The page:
- Constantly seek new plays vs Stay with familiar value holdings
- Trade whatever works vs Buy only intrinsic value
- Pursue many areas vs Invest only in well-studied areas
- Stay flexible vs Stay disciplined
- Time trades carefully vs Buy over time
Stock analysts vs Market analysts
If I would point out one sobering observation of this study, it is that good stock analysts tend to be poor market analysts and good market analysts tend to be poor stock analysts. Oh, dear!
Does that mean if I want to become a stock whiz I should forget trying to acquire the skills to read and trade on the market and vice versa? It is a good question and one on which the experts do not agree. So, sorry but the jury is out on that one.
Principles Common to the Masters
- Buy only into stocks you know something about
- Buy unpopular stocks
- Buy only under-valued stocks
- Avoid being spooked into hasty trades
- Rather buy one excellent stock than a load of half-good ones
- Avoid high dividend yield stocks – good companies should be investing profits in more growth
- Be ready to move on when an area the rest of the market previously ignored becomes popular and broadly over-bought.
Copying the Masters
This is where the reporting requirements imposed on institutions can play into the hands of private investors. If you want to copy what a value fund is doing just build a portfolio from the stocks held in their published reports. Because timing is less of an issue with these kinds of assets getting the information a few months late shouldn’t hurt too much. We hope.
If you are going to adopt this approach, there are a few simple procedures to follow
- Ensure that the companies you are buying have excellent management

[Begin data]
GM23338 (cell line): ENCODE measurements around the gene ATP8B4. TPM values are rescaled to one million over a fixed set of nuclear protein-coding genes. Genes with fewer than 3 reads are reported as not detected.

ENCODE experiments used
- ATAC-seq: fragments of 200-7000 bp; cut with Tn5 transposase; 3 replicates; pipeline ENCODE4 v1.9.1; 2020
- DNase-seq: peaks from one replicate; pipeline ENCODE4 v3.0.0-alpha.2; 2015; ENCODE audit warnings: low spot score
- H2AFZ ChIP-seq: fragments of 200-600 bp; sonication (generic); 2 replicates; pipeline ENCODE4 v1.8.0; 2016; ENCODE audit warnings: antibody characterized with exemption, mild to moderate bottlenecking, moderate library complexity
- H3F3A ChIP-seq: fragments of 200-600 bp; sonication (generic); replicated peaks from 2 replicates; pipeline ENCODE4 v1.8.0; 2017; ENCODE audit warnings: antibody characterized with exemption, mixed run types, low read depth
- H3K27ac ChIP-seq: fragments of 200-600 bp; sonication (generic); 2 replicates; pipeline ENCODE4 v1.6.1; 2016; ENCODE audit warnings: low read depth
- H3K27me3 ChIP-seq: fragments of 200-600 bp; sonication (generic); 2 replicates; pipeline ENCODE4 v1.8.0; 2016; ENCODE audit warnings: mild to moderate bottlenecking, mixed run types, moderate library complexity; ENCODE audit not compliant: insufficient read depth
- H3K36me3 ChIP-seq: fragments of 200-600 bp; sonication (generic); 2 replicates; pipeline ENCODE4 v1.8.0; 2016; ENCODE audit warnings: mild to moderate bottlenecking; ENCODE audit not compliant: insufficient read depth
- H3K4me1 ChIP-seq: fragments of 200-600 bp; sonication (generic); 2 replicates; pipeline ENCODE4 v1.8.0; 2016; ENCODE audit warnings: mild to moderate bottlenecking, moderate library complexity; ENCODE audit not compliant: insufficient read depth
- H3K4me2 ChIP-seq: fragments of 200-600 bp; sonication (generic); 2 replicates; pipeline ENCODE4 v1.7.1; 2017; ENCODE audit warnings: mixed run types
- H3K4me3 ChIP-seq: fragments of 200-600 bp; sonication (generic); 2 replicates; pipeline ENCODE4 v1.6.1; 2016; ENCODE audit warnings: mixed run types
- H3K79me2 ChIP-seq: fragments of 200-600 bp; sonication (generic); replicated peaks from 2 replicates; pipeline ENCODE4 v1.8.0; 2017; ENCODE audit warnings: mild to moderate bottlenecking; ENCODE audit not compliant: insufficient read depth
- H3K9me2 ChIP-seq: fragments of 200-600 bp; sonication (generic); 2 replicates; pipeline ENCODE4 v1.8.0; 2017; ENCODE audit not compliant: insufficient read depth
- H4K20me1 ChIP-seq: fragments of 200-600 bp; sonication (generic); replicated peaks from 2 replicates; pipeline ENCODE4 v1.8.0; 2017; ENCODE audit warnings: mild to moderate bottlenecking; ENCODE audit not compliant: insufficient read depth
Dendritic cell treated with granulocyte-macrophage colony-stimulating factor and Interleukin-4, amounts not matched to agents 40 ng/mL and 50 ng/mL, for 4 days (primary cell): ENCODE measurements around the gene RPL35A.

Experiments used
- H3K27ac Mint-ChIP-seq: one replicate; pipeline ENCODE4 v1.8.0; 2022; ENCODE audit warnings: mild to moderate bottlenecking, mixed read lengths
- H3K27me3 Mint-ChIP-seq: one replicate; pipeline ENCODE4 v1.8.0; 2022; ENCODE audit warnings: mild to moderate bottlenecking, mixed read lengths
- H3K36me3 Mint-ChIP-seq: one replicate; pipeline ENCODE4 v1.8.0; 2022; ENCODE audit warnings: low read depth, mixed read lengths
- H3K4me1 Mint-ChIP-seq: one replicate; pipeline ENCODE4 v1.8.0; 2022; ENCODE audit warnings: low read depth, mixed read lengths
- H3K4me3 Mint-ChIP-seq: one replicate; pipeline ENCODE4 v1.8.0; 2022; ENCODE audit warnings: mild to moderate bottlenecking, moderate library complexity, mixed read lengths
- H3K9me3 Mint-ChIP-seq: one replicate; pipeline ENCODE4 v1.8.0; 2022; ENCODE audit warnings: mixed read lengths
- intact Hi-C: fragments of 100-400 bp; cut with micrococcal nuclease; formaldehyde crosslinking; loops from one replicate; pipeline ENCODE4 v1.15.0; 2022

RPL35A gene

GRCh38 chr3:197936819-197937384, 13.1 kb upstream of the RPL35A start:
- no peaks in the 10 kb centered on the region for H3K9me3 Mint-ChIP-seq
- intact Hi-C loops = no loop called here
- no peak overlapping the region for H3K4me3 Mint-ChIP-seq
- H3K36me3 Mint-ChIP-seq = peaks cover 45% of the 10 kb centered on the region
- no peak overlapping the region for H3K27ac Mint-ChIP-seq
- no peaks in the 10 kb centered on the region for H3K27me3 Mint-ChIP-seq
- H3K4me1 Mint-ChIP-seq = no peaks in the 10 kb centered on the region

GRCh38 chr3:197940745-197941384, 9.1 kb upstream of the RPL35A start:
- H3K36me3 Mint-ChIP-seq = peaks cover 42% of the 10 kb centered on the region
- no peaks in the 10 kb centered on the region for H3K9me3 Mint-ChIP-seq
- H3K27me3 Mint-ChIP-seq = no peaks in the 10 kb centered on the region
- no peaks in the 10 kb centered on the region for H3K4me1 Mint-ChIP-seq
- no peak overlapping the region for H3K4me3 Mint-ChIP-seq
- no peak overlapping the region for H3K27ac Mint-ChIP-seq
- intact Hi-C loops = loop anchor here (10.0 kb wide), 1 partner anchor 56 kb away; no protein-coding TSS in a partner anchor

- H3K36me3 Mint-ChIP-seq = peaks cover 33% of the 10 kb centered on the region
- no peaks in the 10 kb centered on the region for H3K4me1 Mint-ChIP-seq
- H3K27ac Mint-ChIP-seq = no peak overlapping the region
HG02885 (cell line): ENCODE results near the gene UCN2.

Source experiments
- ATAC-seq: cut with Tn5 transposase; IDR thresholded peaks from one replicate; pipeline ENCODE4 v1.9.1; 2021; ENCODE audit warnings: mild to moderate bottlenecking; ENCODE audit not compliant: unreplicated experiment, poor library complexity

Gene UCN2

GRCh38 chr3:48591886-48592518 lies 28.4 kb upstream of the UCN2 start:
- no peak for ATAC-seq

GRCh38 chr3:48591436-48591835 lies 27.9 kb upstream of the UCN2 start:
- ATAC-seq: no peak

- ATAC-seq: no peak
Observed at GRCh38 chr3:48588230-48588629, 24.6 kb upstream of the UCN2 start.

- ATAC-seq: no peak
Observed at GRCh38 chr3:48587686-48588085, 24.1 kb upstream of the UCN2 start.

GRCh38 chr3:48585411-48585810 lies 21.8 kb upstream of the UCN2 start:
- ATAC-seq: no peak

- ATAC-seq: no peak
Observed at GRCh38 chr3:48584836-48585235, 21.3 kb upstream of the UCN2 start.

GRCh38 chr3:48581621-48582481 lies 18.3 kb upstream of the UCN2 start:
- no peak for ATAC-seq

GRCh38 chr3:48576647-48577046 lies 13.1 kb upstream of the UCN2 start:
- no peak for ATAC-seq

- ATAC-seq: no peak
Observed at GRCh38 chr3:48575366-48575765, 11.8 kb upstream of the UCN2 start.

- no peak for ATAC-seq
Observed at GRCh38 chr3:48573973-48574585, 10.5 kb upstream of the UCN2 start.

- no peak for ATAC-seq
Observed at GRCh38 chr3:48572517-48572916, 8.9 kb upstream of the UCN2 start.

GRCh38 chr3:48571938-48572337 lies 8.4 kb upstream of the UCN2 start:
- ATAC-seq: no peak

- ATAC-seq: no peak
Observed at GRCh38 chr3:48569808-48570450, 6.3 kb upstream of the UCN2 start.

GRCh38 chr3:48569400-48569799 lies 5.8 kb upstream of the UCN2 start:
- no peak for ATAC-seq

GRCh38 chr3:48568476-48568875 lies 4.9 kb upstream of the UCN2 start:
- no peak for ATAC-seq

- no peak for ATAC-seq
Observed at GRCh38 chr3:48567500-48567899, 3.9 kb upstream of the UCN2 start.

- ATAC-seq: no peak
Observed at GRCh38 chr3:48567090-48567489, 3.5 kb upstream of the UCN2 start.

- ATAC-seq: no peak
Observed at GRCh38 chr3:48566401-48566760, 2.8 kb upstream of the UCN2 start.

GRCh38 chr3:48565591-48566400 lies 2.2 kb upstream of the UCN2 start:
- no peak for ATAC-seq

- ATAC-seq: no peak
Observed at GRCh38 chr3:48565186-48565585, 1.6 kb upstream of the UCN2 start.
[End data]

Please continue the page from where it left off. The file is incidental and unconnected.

- Make sure that the institution is buying in for the long term, and that this is not part of some hedging strategy
- Make sure that the institution is buying repeatedly into the company
- Make sure the institution has a large position in the company, so it cannot offload all the position in one move
- If the institution starts selling, leave, and move on.
It is a good approach to adopt, but like all investment strategies, there are risks. Don’t forget that the institutional reporting requirements can mean that you will only see when a big institution is selling a position months after they start making those trades.
Things not to do
This is a list of things the investment master does not do, and we shouldn’t either.
- Don’t buy popular stocks
- Don’t buy fad or gimmicky industries
- As an investor you are not a venture capitalist – don’t try to be one
- Don’t believe that a growth stock really is a growth stock unless you can confirm it still has growth potential. Often stocks with a “growth” label are yesterday’s stars
- Avoid heavy industry unless you are sure of the right conditions
Buy Stocks vs Buy Funds
There are good reasons for buying funds rather than buying individual stocks. If you are starting small you can achieve diversification only by buying into a fund. But that does depend on the type of fund. Some funds are formed just to get on a bandwagon fad of some specific new industry or emerging market region. They may do well one year and poorly the next.
One way a small scale private investor can ensure mediocre results is to shop for the best performing funds and then switch to another best performing fund next year. That will guarantee you buy high and sell low and you will lose in the long run.
In the long run
I’m not going to quote John Maynard Keynes. The sad observation is that most portfolios like most fund managers underperform the market in the long run. The surest way to avoid that fate is to follow the advice and example of the masters.
To learn more about one of the all-time icons of investing, Benjamin Graham, check here.
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I hope you have enjoyed this excursion into the advice of the investment masters. Do leave me a comment, a question, an opinion or a suggestion and I will reply soonest. And if you are inclined to do me a favor, scroll down a bit and click on one of the social media buttons and share it with your friends. They may just thank you for it.